This year, global ransomware damage costs are predicted to exceed $5 billion and IBM CEO Ginni Rometty has said that "cyber crime is the greatest threat to every company in the world." Alongside potential hardware damage, cyber crime represents the kind of disaster that every business now needs to prepare for. A Disaster Recovery Plan (DRP) is an essential tool to have, whether the issue is a security breach or equipment loss or damage. Creating a bespoke DRP requires a few key components.
Every DRP begins with an inventory of hardware, software applications and data. Critical applications, as well as the hardware and the data required to run them should be identified and prioritised. It is important to identify the route back to business continuity so that if the worst does happen the business is ready to re-install applications, re-access data and restore the hardware that will bring downtime to an end.
Legal compliance issues
The General Data Protection Regulation (GDPR) comes into force in the UK in May 2018, bringing with it severe penalties for poor handling of data or data breach. Integrating these increased data protection requirements is essential for a DRP in the light of the GDPR. How can data be protected, recovered and restored? Alongside fines for lack of compliance with the GDPR, businesses without a DRP that focuses on data could also face serious reputational damage.
Data recovery and back up
Both in terms of legal compliance, and also to protect essential or sensitive company information, disaster recovery planning necessarily includes measures for data recovery and back up. Data may be lost as a result of any number of “disasters,’ from human error to hardware failure, loss or corruption, as well as malware or a security breach. Using a cloud back up as part of every day IT infrastructure will provide a starting point for a DRP. Data is quickly recoverable and data loss can be minimised where there is a regular back up plan in place.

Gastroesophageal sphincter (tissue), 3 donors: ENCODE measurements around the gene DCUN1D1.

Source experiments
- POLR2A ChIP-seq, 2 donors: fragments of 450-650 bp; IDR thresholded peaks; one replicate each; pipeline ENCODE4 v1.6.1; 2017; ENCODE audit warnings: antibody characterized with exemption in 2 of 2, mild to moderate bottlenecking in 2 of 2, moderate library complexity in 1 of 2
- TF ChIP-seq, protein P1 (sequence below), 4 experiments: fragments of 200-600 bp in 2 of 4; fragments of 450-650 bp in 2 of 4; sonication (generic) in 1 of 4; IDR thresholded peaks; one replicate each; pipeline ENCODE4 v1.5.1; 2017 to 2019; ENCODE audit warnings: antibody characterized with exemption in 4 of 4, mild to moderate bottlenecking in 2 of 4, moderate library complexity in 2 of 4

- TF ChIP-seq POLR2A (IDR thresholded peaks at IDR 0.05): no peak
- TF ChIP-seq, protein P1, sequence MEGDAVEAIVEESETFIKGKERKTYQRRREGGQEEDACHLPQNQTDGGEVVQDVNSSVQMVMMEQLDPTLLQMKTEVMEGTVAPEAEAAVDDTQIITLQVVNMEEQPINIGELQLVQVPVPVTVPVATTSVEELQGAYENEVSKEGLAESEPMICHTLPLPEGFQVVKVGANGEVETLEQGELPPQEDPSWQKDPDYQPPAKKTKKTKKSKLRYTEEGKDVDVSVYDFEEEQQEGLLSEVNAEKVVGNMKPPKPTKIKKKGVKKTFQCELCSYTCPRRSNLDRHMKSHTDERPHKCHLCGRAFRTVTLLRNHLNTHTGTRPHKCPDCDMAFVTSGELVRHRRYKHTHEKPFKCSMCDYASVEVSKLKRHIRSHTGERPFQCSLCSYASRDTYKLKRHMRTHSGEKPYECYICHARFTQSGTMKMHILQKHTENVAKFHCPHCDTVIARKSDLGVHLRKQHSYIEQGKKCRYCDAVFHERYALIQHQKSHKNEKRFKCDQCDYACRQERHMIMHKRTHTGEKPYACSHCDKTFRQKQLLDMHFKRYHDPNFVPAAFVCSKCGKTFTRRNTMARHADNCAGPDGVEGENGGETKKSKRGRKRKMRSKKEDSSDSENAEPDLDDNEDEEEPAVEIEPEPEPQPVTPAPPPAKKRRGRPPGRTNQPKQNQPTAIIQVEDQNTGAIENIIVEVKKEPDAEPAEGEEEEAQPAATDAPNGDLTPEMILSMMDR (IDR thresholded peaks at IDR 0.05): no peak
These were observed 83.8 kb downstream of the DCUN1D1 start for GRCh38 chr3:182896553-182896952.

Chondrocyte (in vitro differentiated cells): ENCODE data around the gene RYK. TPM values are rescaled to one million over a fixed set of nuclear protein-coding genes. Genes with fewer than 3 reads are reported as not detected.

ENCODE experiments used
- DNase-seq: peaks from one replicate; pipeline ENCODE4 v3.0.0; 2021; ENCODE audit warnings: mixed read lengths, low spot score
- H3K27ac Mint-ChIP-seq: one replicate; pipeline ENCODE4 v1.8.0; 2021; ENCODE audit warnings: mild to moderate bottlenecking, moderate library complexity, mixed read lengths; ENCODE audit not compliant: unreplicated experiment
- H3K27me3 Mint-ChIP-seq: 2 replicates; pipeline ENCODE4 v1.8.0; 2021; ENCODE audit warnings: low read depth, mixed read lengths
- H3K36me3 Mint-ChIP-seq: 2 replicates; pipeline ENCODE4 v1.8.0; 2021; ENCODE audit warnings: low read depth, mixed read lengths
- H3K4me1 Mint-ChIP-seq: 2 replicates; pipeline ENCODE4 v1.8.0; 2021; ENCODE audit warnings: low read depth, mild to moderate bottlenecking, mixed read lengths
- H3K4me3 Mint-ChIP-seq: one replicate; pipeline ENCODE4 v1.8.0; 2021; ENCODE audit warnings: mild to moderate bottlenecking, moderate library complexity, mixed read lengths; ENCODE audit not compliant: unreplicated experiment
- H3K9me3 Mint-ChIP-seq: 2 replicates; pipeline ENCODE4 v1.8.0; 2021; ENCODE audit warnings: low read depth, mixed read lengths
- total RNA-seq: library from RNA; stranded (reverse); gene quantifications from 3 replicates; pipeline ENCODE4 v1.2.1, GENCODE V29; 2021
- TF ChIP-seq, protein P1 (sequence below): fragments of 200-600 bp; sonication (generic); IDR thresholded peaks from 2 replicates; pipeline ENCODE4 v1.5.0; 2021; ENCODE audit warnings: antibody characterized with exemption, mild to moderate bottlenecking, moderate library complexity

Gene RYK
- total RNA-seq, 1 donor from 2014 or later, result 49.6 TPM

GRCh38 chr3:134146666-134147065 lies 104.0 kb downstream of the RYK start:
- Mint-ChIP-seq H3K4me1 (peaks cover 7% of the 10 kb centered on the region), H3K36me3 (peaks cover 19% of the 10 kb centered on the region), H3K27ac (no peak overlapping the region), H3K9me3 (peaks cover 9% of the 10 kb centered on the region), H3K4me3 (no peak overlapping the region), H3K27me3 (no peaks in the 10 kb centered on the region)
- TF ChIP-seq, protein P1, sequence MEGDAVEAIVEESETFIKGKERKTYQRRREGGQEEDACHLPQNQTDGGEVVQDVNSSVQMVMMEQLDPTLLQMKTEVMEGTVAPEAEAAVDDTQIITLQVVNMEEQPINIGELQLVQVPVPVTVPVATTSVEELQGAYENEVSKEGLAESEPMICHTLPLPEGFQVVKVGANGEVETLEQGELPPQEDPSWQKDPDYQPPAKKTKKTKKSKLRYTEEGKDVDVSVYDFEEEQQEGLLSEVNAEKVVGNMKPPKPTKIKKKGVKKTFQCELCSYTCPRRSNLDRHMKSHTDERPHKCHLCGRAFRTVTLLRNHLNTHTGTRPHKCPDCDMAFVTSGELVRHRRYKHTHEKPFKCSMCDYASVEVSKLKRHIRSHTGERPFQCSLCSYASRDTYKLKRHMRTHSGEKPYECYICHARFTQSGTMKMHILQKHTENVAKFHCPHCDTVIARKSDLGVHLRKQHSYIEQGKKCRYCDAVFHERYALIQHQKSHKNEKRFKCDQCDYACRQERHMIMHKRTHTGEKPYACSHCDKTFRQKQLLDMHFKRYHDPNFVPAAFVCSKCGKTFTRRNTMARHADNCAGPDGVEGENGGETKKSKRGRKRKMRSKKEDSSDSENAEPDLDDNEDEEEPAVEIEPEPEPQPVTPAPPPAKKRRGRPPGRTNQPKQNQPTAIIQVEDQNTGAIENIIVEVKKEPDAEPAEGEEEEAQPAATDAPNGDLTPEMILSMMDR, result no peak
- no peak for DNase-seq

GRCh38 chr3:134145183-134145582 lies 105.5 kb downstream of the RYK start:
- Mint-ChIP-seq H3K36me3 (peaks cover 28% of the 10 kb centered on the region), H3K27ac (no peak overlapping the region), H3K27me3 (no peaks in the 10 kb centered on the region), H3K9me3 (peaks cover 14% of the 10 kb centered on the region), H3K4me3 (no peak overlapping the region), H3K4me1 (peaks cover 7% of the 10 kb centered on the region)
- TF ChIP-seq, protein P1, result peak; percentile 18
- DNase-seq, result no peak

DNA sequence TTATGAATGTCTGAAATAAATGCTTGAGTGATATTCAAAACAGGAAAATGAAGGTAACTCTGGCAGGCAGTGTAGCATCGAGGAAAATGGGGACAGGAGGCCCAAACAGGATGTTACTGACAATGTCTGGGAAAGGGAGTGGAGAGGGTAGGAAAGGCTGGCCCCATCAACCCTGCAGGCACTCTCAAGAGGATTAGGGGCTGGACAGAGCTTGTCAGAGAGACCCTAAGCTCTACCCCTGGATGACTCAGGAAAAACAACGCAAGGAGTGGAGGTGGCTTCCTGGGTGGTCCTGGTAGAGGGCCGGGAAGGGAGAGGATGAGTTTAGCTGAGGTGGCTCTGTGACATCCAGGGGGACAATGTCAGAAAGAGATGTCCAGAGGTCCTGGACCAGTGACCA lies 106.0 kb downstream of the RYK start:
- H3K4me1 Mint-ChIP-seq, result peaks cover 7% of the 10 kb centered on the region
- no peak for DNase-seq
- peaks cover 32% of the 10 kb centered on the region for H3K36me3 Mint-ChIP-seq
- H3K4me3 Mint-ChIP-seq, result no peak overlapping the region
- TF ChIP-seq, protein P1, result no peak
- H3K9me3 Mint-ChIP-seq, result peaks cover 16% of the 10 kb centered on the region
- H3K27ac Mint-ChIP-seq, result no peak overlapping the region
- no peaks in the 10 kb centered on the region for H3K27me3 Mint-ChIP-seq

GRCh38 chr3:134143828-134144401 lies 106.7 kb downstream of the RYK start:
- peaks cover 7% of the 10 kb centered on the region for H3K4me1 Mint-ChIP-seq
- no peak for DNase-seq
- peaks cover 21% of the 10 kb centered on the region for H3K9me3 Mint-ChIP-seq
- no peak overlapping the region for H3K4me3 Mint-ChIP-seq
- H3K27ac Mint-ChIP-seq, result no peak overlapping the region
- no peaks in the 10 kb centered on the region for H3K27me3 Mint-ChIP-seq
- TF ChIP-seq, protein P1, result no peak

Disaster recovery planning includes delineating clear accountability for certain tasks in the event of a situation arising. Training and consultation will play a crucial role in helping to prepare your staff so that a DRP can be quickly implemented. In a situation where the worst happens, if everyone knows what their role is and how recovery can be instigated then downtime and damage can be minimised.
Part of the process of designing a bespoke DRP may be looking into preventative measures that could protect your business from the worst. This could include encrypting files and implementing new policies on passwords and how regularly they are changed. Firewalls, restricting access to data, device management and permissions will all play a part in helping to limit the potential damage that can be done and ensuring that your business can continue.
Extended downtime is not an option for the alternative investment sector where time is always of the essence. A bespoke DRP enables a business to prepare for, and manage, a critical situation based on individual needs and requirements. If you would like to find out more about a DRP for your business contact the netConsult team today.
Author: Laura Zverko - Follow us on Google+